Respirators Help Avoid OSHA Penalties

Published by Justin McCarter on Jan 27th 2014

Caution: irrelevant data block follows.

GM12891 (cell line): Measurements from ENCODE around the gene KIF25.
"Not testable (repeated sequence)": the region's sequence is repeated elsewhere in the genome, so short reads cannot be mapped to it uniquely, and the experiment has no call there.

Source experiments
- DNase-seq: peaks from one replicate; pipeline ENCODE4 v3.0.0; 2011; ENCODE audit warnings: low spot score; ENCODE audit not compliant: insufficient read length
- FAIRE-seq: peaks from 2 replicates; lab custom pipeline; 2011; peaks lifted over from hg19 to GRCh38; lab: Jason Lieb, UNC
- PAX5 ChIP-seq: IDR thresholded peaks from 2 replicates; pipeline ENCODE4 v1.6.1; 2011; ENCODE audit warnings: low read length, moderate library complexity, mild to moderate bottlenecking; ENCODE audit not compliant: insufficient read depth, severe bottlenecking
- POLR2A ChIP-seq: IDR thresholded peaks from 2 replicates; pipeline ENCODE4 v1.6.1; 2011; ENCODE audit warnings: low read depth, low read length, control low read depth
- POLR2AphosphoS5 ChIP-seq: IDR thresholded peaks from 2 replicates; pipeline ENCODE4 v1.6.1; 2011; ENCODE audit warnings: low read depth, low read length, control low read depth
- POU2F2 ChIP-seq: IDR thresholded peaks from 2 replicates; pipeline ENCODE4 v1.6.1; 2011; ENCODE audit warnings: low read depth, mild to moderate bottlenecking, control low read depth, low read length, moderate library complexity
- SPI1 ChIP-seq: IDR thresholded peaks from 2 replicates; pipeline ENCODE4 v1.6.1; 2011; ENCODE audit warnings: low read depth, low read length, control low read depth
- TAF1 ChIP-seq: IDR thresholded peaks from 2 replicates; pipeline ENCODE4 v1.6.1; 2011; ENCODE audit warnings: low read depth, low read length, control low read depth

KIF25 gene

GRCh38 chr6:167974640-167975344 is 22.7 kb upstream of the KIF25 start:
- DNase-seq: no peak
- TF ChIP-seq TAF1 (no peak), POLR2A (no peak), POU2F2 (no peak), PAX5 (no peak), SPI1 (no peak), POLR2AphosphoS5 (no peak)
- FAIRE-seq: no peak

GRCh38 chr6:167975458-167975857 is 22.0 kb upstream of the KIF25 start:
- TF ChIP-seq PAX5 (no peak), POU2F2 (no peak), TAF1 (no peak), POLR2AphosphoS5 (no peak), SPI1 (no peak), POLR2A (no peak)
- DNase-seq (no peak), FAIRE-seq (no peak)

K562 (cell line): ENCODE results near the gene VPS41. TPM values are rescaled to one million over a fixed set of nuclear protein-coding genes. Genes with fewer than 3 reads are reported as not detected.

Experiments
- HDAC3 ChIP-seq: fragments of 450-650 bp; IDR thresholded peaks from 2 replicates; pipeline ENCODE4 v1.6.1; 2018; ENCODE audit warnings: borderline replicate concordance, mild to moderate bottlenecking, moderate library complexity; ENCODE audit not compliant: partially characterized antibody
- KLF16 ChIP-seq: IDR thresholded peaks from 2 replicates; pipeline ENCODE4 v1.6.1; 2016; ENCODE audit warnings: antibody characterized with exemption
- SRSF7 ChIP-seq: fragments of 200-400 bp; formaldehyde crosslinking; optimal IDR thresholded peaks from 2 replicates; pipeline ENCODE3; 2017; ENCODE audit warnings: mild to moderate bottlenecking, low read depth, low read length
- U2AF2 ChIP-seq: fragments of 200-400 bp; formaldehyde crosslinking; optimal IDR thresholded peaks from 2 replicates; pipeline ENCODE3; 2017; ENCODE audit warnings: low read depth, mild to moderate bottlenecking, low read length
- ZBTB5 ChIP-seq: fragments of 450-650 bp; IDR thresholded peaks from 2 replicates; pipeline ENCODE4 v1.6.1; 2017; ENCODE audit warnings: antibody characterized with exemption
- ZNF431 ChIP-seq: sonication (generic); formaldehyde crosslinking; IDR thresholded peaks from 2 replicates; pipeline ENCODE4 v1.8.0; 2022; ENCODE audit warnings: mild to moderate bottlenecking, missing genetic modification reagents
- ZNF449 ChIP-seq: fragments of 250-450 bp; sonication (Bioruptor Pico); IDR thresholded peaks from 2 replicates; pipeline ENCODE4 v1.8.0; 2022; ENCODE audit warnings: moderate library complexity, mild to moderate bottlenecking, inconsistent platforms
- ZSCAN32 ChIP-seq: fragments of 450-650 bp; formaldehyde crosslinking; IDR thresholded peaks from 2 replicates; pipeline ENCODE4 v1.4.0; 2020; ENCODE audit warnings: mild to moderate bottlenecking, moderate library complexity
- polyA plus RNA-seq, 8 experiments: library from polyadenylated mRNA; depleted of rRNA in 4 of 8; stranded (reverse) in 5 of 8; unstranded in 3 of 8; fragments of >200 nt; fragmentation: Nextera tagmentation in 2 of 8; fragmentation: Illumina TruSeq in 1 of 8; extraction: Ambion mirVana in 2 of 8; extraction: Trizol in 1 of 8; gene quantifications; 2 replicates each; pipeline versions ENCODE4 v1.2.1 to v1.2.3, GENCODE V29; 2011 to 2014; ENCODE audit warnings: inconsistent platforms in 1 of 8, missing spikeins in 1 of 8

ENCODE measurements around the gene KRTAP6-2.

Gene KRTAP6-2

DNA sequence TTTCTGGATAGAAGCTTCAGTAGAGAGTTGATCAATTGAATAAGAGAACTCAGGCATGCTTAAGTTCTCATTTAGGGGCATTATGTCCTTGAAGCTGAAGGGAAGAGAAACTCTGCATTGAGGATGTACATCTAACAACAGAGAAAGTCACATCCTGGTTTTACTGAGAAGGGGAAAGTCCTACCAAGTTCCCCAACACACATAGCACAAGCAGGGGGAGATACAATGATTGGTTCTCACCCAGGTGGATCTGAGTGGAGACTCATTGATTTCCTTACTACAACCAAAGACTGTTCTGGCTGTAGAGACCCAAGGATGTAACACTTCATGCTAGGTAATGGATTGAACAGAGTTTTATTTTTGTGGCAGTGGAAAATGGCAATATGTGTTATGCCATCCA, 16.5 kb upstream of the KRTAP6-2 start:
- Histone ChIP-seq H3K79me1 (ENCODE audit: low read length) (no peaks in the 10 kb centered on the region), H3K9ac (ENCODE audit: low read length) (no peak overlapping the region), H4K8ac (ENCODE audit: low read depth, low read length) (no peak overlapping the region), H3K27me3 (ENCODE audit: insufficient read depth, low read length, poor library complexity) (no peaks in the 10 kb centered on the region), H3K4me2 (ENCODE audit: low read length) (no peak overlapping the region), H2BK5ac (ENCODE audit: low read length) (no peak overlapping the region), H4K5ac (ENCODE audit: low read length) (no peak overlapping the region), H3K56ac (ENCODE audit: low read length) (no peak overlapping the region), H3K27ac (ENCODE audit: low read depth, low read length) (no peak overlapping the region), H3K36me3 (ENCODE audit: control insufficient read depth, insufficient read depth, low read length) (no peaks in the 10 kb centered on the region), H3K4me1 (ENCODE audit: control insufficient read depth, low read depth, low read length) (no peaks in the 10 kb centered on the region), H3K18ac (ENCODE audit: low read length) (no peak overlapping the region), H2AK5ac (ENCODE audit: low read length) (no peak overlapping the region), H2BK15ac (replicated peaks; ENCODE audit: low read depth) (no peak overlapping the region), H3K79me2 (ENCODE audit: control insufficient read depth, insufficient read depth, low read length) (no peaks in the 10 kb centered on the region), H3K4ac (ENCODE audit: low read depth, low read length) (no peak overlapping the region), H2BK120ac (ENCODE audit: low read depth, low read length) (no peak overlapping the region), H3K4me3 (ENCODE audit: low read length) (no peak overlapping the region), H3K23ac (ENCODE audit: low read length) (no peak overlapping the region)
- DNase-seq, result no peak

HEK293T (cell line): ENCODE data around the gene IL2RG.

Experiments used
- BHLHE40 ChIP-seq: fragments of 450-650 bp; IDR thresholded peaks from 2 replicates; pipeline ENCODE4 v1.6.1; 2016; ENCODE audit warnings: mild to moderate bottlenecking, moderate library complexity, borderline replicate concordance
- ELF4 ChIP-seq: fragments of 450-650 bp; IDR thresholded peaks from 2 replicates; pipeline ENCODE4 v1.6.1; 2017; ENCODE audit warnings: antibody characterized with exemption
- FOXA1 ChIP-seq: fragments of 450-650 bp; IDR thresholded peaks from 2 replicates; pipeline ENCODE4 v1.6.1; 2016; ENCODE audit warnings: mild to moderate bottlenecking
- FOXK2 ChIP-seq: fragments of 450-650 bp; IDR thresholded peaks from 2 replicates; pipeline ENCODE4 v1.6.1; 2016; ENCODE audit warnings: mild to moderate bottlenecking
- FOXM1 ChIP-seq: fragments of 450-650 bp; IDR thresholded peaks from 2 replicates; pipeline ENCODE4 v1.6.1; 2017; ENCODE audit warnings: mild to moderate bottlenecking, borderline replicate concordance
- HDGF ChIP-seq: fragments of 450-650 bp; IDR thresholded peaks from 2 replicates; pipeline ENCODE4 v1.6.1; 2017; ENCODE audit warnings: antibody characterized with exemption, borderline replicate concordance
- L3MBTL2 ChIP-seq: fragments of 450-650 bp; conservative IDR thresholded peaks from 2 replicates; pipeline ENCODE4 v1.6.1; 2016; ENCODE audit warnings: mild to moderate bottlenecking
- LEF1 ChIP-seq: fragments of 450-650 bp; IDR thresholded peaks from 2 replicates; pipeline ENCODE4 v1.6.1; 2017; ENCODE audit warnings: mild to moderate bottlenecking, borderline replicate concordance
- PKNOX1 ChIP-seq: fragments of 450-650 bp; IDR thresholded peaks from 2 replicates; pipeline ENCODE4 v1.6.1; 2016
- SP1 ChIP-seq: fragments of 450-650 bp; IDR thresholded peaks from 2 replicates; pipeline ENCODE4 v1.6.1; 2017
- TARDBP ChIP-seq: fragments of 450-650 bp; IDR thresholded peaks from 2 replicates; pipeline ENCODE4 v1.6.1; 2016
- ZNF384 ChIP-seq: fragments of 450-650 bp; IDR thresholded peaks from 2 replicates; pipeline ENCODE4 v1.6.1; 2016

Number 4 on OSHA's Top 10 Most Frequently Cited Standards is Respiratory Protection. OSHA aims to control the occupational diseases and medical ailments caused by breathing air containing harmful "dusts, fogs, fumes, mists, gases, smokes, sprays, or vapors." When permanent engineering solutions are not available to clear the air workers breath, ventilation systems or specific respirator masks need to be employed. Appropriate respirators must be provided to employees by the employer. That's from section 1910.134(a)(2) (if you're interested). Those respirators need to be suitable to protect worker's lungs against the hazards of the specific work site. That means the employer needs to know what dangers are present. Here are a couple of common solutions to these problems: Employers Can Avoid OSHA Citations First is the air-purifying respirator. These respirators create an air-tight seal on the face and users pull air through a filter, cartridge, or canister that removes air contaminants such as particles or vapors. Atmosphere-supplying respirators bring clean air to the worker, or the worker carries a supply with them. Examples include supplied-air respirators (SAR) such as the Allegro 1-Worker Airline Respirator System which pumps air from a clean air environment through a hose into a mask the worker can wear in an area with contamination. These SAR masks have some disadvantages - pulling a hose around, and limited range among them. But they also have tremendous upsides. The air is as clean as the area it is drawn from. It's also a positive-pressure system. Cartridges don't become overwhelmed, and filters don't become clogged. For emergency situations, self-contained breathing apparatus (SCBA) allow workers or emergency responders to bring clean air with them into dangerous atmospheres. They are limited in their capacity and therefore their scope, but they do provide extreme mobility for the time allowed by the air in the tank. These tanks have a demand regulator which supplies air to the facepiece only when inhalation causes negative pressure within a mask. This serves to conserve and regulate the amount of air coming into the mask. Another respirator that can be critical in some work environments is the escape-only respirator. These units are also called Emergency Escape Breathing Apparatus (EEBA) and are intended as a short-term, emergency exit breathing device (as the name might suggest). Whichever solutions you choose, make sure it is appropriate to your work site and the dangers it contains. If you have questions about the appropriate solution to your site atmospheric challenges, please call us at 1-800-829-9580.